The event, titled “Effete Millennials in Illiberal Universities,” was a riveting success – for the progressive students who loudly boycotted it. Langbert’s prepared talking points were drowned out by loud dance music and cries of “sexist, racist, anti-gay, Michelle Langbert go away.”
“I’m not happy with how it turned out,” Cozlov reminisced. “You’re invading my event with signs, with yelling. I’m a supporter of free speech. When you use your own free speech to have other speech silenced, I don’t think that’s a free exchange of ideas.”
(“Silenced” in this case was literal – Cozlov got into a minor scuffle with a protester who attempted to unplug Langbert’s microphone.)
Guillemain was also dissatisfied – not just with how the event went, but that she even allowed it to happen in the first place.
“No one else had spoken up, so I figured, ‘I won’t veto this, everyone is happy about this,’” she said. “No one wanted to be the one to veto it, so that happened, and I’m not so proud of it.”
“I think that’s part of why I left the club,” Guillemain said. “I’d rather just be a member and let people who have more passion do what I want to do. I’m a people pleaser to a certain extent, and I wanted a club where I didn’t have to please as many opinions.”
She then texted everyone she knew, looking for a replacement as president, ideally one that shared her more moderate brand of conservatism. This would have ruled out Cozlov, had he any interest in taking her position.
Eventually, she reached out to Zack Nomer, a BCYR member who she knew from the Hillel.
“Zack said ‘I want to make [BCYR] super moderate,’ which is what I wanted,” Guillemain said.
Nomer is a centrist, but that’s where the similarities between him and Guillemain end. Where Guillemain is tactful and unerringly polite, Nomer is loose-lipped and chummy, with no qualms about using colorful language.
Consider his evaluation of the 2016 Republican primary field: “You have Trump, who’s an idiot, you have Ted Cruz, who’s the Zodiac Killer, and you have Jeb Bush who’s like watching a piece of dry toast talk.” Ultimately, while he had a soft spot for Rand Paul, Nomer put his support behind John Kasich, “because he was the most centrist one.”
When the “idiot” got the nomination, Nomer found himself in a familiar dilemma.
“I think I’ve maybe met one or two people who legitimately like Hillary Clinton,” Nomer said. “Everyone in my family is military, and there was one speech she gave about a potential military solution with Russia. That scared the shit out of me. I voted for Trump because I didn’t think he’d go to war to Russia.”
“Little did I know!” Nomer laughed.
As his words would imply, Nomer may have voted for Trump, but as time passed he began to drift further and further away from the GOP. By 2018, Nomer says, he was still registered as a Republican and held certain conservative values, but considered himself anti-Trump. So when Guillemain gave him control of BCYR at the beginning of the spring 2019 semester, Nomer saw a chance to push the club towards a more centrist perspective.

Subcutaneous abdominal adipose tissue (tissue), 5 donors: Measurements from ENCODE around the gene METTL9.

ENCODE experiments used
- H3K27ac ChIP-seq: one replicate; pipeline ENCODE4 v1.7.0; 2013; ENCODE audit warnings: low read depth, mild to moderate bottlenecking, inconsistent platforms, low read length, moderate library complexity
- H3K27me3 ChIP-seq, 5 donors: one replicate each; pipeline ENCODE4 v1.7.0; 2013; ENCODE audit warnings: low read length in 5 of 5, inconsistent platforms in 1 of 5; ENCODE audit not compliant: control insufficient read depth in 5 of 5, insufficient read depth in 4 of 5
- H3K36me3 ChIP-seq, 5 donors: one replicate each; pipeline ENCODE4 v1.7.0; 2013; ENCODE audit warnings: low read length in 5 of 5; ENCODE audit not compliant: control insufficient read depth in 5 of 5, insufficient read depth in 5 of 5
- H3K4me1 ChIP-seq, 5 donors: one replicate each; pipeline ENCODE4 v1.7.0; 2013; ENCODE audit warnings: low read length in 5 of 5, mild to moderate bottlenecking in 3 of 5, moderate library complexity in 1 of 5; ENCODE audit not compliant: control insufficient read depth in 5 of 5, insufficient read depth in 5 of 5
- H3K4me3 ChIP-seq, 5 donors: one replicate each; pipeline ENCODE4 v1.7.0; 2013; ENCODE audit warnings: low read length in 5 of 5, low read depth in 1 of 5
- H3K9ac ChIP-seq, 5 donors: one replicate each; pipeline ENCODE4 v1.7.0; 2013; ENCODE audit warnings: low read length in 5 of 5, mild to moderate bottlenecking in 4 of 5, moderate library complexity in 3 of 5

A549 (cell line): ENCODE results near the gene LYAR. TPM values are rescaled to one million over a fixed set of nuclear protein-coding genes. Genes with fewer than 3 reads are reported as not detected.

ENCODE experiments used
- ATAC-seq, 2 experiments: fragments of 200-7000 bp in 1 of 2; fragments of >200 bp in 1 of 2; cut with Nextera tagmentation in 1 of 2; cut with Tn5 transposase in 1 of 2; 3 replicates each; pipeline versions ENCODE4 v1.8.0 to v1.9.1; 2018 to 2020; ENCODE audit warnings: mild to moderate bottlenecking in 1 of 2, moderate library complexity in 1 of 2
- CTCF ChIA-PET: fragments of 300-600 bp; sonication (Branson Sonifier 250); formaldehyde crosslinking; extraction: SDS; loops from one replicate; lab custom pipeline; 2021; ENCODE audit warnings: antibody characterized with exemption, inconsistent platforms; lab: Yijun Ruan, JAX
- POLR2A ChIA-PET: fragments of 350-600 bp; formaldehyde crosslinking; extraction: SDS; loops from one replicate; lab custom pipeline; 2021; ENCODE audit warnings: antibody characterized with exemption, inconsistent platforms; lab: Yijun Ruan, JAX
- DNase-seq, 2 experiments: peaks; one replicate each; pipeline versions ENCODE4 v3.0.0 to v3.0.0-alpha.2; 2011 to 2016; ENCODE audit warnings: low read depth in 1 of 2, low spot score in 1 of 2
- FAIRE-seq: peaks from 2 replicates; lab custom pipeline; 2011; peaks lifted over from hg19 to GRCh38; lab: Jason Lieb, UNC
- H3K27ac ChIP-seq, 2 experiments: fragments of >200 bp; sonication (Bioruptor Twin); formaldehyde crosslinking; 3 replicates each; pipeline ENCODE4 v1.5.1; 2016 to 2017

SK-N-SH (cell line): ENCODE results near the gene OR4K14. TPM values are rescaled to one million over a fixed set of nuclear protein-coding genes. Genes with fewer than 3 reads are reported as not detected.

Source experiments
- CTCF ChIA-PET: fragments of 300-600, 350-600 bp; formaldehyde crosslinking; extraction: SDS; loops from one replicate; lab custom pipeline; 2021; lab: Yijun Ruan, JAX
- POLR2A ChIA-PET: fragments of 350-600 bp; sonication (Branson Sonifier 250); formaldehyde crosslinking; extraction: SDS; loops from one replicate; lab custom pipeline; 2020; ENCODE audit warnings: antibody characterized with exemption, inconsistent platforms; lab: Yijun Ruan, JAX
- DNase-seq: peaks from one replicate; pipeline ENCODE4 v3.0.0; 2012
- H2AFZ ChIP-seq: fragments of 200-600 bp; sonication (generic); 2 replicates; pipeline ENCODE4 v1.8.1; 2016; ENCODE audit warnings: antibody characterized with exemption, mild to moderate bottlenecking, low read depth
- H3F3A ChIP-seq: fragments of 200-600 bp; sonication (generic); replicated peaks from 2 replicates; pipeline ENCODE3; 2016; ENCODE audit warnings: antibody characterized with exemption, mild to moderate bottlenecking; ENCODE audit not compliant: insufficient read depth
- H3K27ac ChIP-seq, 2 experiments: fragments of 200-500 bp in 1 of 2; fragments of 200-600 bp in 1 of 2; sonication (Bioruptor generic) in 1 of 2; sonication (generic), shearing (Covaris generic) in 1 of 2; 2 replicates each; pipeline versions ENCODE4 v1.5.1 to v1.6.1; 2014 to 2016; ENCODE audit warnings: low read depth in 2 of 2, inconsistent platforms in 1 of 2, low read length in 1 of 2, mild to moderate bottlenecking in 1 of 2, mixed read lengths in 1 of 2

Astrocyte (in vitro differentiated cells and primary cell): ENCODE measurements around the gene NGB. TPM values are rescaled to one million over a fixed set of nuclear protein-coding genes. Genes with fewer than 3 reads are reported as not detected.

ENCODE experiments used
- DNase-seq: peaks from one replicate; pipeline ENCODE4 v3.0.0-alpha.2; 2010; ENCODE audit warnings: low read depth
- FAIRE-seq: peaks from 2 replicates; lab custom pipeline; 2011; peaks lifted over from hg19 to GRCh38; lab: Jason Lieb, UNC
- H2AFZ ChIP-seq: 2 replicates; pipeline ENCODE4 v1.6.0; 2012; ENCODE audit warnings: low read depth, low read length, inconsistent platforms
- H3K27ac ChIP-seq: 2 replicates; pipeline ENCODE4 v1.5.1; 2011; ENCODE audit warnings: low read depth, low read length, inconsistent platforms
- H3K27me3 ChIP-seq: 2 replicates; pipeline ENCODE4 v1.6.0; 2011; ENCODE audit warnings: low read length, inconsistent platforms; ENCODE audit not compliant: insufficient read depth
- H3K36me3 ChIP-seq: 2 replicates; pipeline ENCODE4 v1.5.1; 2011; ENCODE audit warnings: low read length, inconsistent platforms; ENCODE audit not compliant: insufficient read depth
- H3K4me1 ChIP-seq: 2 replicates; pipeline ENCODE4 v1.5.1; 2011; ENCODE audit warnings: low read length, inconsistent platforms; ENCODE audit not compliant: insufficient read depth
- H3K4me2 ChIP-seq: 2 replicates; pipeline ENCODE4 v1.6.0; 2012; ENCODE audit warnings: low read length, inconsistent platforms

Almost immediately after getting the position, Nomer used his power as president to make a sweeping set of reforms meant to, as he put it, “eliminate all radicalism from the club.”
The first of these reforms was a reading list.
“I made everybody read the Constitution, which I figured was a pretty good starting point,” said Nomer. Also on that list: the Declaration of Independence, “The Wealth of Nations,” and, perhaps surprisingly, “The Communist Manifesto.”
(“My process is, if you’re going to debate something, you should understand the other side,” Nomer explained. “When I was learning about anti-Semitism in high school, I sat down and read Mein Kampf.”)
Nomer also instituted a dress code: Trump paraphernalia wasn’t necessarily banned, but Nomer discouraged wearing it around campus, because “as a club we’re not endorsing any particular Republican.” While the rule didn’t mention Christian Cozlov by name, Nomer admitted that the dress code was in part a response to some of Cozlov’s affinity for tops bearing slogans like “Build the Wall.”
“Christian had a shirt that said, ‘Socialism Is For F’, then a picture of a fig, and then a G.S,” Nomer said. (Figs, needless to say, stood in for a different word). “And he was wearing it to the Hillel. I said, ‘dude, you cannot wear that shit when you rep BCYR. You’re doing it just to provoke people.’”
Nomer and Cozlov’s relationship was further strained when Cozlov was accused of harassment by the then-figurehead of BC’s progressive alliance, Carlos Calzadilla-Palacio.